Timing the run is a tricky skill that requires setting up lots of scenarios in training. Use this busy activity to mess up the running lines of support players before they readjust to take a pass at pace. MORE
The angle and timing of the support player makes an offload (pass out of the tackle) work. Because the ball carrier is falling over or being manhandled by the defender, he needs to be confident that support is in place for him to release the ball. This session works on the different angles a support player can take.
Warm up time: 5-7
Session time: 8-10
Development time: 10-15
Game time: 15-20
Warm down time: 5-8
What to think about
In offloading, it is important the ball carrier works hard to beat the defender. You also need to condition the defender to complete the tackle. Sometimes you might encourage them to only go low.
If the tacklers are only half-hearted then there is little gain because the timing of the support player relies on the ball carrier falling or moving as he would in a match.
The support player should read the ball carrier’s likely pass, calling he is there, not which side to pass it. This is because the ball carrier won’t be able to adjust to go left or right, just be able to go one way.
- Ball carrier: Beat your defender then have the confidence to pass the ball to your support player.
- Support player: Keep telling the ball carrier you are there but read where he is most likely to pass it.
What you get your players to do
Put a ball carrier and support player at one corner of the box and a defender three to five metres away. Get the ball carrier to run into the middle of the box, take a tackle and then pass back inside to the support player (see picture 1).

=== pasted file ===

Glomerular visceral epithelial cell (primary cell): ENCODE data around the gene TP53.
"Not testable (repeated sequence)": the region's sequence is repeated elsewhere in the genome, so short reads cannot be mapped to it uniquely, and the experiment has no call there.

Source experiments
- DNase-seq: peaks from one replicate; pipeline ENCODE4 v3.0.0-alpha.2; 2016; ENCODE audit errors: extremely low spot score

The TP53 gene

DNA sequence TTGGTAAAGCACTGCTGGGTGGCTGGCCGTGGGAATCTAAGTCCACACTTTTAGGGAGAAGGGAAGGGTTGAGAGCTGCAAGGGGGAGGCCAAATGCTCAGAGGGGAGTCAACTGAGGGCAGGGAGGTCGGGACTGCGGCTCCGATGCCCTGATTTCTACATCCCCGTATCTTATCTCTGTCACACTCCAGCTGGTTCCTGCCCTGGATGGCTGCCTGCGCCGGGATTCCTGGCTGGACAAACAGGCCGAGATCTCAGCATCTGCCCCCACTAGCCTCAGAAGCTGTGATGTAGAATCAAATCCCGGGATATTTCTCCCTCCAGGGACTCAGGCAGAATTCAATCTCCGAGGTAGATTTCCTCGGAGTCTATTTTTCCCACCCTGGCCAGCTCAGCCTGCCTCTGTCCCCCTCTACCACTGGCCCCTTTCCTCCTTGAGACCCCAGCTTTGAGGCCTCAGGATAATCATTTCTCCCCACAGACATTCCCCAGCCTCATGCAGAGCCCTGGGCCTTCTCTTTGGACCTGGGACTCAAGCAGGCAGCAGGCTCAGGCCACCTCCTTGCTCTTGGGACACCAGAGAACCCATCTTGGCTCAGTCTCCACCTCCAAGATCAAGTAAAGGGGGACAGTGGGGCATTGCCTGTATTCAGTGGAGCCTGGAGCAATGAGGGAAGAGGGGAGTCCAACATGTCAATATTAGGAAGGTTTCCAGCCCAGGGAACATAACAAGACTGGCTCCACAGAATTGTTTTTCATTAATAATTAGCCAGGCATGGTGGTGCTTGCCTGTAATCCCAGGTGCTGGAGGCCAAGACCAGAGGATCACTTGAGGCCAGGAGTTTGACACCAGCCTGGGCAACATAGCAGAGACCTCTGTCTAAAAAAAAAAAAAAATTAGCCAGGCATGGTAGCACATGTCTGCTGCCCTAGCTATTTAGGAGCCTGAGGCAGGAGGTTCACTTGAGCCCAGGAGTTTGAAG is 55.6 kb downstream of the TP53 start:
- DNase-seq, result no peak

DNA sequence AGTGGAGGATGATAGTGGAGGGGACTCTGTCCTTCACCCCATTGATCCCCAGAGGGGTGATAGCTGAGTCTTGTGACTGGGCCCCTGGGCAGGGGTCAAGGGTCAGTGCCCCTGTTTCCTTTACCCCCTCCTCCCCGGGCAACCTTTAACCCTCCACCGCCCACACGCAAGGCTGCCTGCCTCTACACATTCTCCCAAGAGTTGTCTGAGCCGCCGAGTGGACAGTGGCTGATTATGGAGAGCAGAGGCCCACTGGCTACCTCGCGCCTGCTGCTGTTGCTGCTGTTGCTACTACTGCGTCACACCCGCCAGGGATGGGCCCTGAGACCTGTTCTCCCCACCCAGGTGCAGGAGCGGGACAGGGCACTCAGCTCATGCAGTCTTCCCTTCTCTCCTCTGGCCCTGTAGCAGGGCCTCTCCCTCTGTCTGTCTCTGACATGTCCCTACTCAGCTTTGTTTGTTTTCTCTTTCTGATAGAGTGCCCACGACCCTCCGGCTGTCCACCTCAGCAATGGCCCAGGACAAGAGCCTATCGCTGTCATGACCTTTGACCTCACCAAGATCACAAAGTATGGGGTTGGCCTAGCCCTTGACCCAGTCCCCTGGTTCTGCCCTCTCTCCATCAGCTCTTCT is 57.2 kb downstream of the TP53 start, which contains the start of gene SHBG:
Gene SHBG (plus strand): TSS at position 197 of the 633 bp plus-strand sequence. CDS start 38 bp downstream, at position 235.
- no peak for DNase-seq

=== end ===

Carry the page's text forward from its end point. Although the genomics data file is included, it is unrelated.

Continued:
Initially, condition the defender to tackle at waist height or below. Make sure the ball carrier works from both sides of the box so he passes both left and right.
Put support players on two corners and defenders at the side and in the middle of the box, three to five metres away from the ball carrier.
The ball carrier attacks the middle of the box and can only pass out of the tackle. The defenders aim to prevent the offload and tackle the ball carrier and/or support player (see picture 2).
Put two attackers on the edge of the box and two behind them on an angle (see picture 3). Put three defenders 10m away spread, at least three metres apart.
Get a feeder (9) to pass to the first attacker (A1) as he runs into the box. He can only pass before contact to the other front attacker (A2). The front two attackers can only pass to the players behind them (B1 and B2) out of contact. Play full contact rugby and stop if there is a ruck or maul formed.
What to call out
“Get hands free of the defender before passing”
“Try to get through the space where the defender was before he moved to make the tackle”
“Pass the ball up in the offload”